The analysis was carried out in line with the following recommendations(9): ordering of interview data and exhaustive reading of the material; classification of data and grouping by similar themes, capitation of specific categories and final analysis, in which data were submitted to discourse analysis. Thus, the deconstruction and reconstruction of discourse allowed for its organization in four empirical categories - the gain outweighs the pain: the construction of autonomy in care for the child; the home space: fertile ground for the formation of social support networks and solidarity; the women's perception about the Neonatal Home Care Program; The continuity of care for the child after discharge from the PID-Neo.



Description of the socioeconomic profile of the research subjects

Based on the principle that men and women historically construct their social life and their own essence through their productive activity and through the relations established in this praxis(10), we attempted to get to know part of the material and social reality the caregivers are inserted in.

The mothers represented the children's main caregivers during their stay in the PID-Neo. In this research, they were treated as caregivers, mothers and women. In family care practices, women are responsible for developing this care and providing information for care continuity. Nowadays, the mother's choice as caregiver for the sick child at home derives from the historical constitution of family and the woman's role in this context. Therefore, the visibility of this care model intrinsically depends on the questions related to female housework and the woman's social role as caregiver(11).

The mothers' ages ranged from 17 to 43 years, with four adolescent mothers. This reality can reflect the care delivered to this population as, in 2004, 19.4% of births at the place of study involved adolescent mothers(3).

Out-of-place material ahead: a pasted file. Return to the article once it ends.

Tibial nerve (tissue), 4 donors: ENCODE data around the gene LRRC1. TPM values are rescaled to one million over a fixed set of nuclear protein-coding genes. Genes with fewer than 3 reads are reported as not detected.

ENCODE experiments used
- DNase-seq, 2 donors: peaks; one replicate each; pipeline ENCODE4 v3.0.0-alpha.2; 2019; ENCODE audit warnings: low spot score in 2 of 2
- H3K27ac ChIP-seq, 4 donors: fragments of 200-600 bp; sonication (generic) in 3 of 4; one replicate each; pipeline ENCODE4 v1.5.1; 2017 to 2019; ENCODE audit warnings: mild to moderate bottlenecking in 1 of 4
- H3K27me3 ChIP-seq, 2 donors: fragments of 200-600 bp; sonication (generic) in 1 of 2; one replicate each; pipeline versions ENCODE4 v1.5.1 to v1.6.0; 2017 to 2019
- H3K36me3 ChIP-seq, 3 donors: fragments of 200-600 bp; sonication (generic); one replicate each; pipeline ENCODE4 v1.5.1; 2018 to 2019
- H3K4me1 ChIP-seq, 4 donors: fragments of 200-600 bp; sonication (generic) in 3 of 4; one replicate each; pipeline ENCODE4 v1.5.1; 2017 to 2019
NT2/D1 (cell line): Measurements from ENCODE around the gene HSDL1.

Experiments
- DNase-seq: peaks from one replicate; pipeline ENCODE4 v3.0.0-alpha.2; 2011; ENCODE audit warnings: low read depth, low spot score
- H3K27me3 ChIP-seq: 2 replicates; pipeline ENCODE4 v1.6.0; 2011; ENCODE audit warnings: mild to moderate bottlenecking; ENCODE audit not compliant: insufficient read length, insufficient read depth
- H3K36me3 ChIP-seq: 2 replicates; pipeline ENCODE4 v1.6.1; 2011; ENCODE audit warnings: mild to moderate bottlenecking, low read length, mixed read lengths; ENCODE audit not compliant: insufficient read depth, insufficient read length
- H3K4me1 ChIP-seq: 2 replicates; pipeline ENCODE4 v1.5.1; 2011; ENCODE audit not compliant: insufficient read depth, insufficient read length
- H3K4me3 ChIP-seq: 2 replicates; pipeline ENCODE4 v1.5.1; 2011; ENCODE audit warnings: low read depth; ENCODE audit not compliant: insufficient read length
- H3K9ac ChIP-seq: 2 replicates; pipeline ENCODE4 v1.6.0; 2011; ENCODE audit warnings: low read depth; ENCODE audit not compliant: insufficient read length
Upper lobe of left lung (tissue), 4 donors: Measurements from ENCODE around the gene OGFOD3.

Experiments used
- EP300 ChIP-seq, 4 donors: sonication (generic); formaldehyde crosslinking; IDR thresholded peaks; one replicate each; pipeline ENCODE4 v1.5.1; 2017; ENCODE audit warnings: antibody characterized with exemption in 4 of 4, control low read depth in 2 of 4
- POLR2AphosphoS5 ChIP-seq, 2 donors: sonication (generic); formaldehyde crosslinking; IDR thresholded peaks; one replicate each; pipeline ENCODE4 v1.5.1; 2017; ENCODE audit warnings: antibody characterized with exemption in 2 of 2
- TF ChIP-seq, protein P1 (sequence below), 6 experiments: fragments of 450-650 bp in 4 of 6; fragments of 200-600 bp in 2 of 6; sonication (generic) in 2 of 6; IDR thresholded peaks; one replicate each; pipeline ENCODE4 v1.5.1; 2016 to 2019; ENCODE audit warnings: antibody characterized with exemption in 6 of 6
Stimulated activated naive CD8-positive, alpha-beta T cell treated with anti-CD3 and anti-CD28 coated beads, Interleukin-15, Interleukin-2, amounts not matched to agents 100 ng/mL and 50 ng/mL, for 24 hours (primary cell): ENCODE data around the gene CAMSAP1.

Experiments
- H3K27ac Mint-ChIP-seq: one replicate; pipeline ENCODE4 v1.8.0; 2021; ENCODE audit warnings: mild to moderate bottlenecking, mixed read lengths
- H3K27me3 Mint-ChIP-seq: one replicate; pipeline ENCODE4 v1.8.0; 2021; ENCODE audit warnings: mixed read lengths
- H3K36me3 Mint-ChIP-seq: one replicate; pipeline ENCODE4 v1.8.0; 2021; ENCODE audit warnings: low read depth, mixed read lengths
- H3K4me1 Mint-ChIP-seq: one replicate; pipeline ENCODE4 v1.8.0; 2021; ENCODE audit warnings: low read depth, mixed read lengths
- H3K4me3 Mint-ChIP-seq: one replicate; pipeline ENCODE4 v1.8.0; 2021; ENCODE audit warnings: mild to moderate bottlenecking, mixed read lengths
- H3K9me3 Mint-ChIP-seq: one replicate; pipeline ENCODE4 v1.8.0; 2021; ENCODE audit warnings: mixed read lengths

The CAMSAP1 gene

As to occupation, eight were exclusively housewives, three declared that they had a paid job and were general service and production aids. In four of the eleven families, women were responsible for the home. Per capita income, calculated by dividing total family income by the number of people in the household, ranged from R$ 42 to R$ 240. It should be added that, very often, the income needed to maintain these homes came from an extensive collaboration network among family members, which is one of the survival strategies used by these women and their families. This finding corroborates a study about women responsible for homes(12), which appointed the increasing responsibility of women in all large Brazilian regions, from 18.6% in 1991 to 25.6% in 2000 in the Southeast. It can also be inferred that these women's greater participation reflects the female activity in the labor market, which increased from 32.9% in 1991 to 44.1% in 2000. However, the authors highlight that the greater female participation should not only be justified by women's voluntary emancipation, but is strongly related with the growing needs for survival, for which men are no longer responsible, because they are unemployed or have abandoned their home(12).

The gain outweighs the pain: the construction of autonomy in care for the child

In this study, it was evidenced that freedom was the main aspect that differentiated home care from hospital care, as observed in the following statement:

The mother understands the daughter. For me, this was the best way. Because here you're free, you're calm, you can act. After I became more secure and knew about the risks of care for her, you get free to help. You become more than a doctor towards your own child to help him when he is discharged. (E8)

The greater proximity between the health team and the caregivers allowed for the designation of care by the professionals, leading to the democratization of information related to the child's health. The result of this interaction can be observed in the following statement: